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Another highly divisive character from the first film, Johnny Depp’s Mad Hatter, is also given a tacked-on backstory and emotional arc. If you enjoyed Depp’s antics in the first film, then that’s all well and good, but some characters just don’t open themselves up to being the emotional core of the story. His shifting accents, his Snagglepuss lisp, his multi-coloured bug-eyes and his uncanny valley make-up are all dialled up even further in this film, yet we’re supposed to be emotionally invested in the Hatter’s mission to find his presumably-obliterated family.

So, we have a time-travelling adventure in which Time is literally a character and cheesy backstories for the Red Queen and Mad Hatter (characters who never WERE children… may I remind you that Alice in Wonderland is canonically a dream!)… you know what that means… everybody was a child together! Yeah, like the Muppet Babies. They show the Cheshire Cat as a kitten at the same time that the Red and White Queens were children, which is ludicrous when you think of the entire concept of the Cat. Even with Stephen Fry’s voice, the physics-defying Cheshire Cat just doesn’t fit into either of these films; a character with such infinite power can’t intervene AT ALL if you want the story to flow, but they make the constant mistake of involving him in the team of emotionally invested but physically impotent supporting characters.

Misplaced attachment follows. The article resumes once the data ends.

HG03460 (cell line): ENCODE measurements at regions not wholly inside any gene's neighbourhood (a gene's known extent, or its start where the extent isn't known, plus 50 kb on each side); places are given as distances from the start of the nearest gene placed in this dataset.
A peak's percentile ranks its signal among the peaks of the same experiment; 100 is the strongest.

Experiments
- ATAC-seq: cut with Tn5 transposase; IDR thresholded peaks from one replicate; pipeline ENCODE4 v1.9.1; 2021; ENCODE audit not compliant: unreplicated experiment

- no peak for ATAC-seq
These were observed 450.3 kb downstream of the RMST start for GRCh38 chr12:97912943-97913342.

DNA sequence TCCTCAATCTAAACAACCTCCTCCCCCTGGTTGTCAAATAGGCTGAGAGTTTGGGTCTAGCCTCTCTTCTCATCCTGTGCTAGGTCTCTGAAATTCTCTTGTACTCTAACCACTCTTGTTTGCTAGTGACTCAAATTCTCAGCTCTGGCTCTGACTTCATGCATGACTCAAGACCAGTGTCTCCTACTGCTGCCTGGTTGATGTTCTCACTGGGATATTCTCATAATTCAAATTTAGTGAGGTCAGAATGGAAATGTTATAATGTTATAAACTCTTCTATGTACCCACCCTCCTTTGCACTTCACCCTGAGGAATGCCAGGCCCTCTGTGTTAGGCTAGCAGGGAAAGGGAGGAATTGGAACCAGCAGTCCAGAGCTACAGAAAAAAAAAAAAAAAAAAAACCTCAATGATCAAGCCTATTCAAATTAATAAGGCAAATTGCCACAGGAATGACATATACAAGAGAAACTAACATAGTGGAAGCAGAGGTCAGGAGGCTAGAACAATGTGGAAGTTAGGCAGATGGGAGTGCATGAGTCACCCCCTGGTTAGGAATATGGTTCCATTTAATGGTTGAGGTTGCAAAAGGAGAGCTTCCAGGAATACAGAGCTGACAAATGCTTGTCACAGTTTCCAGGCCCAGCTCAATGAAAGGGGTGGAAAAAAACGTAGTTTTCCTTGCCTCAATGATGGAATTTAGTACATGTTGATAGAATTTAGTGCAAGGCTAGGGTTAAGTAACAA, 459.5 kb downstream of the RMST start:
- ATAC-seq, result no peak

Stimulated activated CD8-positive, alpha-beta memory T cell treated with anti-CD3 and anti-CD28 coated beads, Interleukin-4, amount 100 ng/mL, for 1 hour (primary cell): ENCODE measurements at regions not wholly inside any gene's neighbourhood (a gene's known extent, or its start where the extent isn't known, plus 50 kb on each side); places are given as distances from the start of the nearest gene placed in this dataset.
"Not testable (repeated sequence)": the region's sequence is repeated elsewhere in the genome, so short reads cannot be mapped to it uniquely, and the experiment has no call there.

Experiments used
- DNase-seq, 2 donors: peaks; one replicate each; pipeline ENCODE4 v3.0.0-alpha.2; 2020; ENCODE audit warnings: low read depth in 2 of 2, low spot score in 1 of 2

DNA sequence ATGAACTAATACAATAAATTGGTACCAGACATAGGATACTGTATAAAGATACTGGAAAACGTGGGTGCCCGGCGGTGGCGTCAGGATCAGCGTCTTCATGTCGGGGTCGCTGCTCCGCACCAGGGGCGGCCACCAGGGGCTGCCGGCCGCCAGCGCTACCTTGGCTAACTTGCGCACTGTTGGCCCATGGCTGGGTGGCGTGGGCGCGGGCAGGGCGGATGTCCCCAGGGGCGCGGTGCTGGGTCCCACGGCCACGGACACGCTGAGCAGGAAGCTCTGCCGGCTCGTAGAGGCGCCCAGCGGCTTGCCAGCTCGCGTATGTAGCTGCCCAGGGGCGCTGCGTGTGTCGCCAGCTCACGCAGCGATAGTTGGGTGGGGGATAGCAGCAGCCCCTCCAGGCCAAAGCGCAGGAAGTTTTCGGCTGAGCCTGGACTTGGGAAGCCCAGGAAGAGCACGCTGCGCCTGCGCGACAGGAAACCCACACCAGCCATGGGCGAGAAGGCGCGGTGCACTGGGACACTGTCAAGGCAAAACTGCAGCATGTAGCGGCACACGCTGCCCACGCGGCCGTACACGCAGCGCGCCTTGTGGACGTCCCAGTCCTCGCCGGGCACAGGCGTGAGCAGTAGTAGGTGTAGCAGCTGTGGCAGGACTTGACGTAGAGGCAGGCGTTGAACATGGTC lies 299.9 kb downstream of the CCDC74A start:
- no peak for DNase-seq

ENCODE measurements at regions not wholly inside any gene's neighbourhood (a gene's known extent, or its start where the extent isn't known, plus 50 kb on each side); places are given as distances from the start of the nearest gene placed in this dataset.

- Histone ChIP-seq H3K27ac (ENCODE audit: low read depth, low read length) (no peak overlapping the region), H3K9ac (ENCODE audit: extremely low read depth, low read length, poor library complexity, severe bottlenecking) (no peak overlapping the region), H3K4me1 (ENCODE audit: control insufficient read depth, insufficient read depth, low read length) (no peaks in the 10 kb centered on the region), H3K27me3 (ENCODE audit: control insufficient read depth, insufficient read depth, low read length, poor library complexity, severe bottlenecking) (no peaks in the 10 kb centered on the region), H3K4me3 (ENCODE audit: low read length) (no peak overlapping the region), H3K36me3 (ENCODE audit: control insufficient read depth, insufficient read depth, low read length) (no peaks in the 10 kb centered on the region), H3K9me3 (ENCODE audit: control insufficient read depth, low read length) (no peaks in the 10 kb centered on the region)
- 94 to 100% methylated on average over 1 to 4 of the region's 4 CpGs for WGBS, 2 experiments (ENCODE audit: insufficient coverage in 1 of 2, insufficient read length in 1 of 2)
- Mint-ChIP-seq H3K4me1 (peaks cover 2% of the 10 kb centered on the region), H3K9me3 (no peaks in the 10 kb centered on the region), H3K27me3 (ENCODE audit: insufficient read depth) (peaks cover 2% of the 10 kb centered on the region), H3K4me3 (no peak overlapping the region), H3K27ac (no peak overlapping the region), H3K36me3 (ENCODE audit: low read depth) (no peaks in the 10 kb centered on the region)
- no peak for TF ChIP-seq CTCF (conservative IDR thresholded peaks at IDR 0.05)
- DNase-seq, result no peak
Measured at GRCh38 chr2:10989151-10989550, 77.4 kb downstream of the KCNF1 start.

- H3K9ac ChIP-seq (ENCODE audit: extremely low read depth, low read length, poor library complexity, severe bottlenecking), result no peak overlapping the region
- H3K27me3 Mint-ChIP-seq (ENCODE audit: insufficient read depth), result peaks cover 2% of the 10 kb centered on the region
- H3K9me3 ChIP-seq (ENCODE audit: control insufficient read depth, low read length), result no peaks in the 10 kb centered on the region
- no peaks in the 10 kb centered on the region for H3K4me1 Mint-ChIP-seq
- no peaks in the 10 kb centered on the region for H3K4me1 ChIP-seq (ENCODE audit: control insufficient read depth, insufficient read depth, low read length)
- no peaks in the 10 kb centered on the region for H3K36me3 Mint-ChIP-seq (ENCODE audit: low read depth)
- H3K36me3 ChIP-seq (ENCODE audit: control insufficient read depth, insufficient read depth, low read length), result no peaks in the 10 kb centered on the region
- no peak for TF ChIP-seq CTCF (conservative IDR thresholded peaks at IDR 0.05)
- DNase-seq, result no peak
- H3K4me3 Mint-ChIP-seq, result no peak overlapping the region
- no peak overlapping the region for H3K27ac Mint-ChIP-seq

As for Alice herself, the weird feminist pandering continues in even greater force. Alice’s character development was pretty much done at the end of the first film when she went off to exploit China in her father’s ship. In this film, Hamish (the goofy ginger chap she rejected in the first film) is out for revenge, so he tries to absorb her father’s business with the seeming support of Alice’s mother. The arc of this whole film was apparently Alice’s mother growing a pair and joining her empowered daughter, but unlike Alice her mother is off-screen while all this is supposed to matter.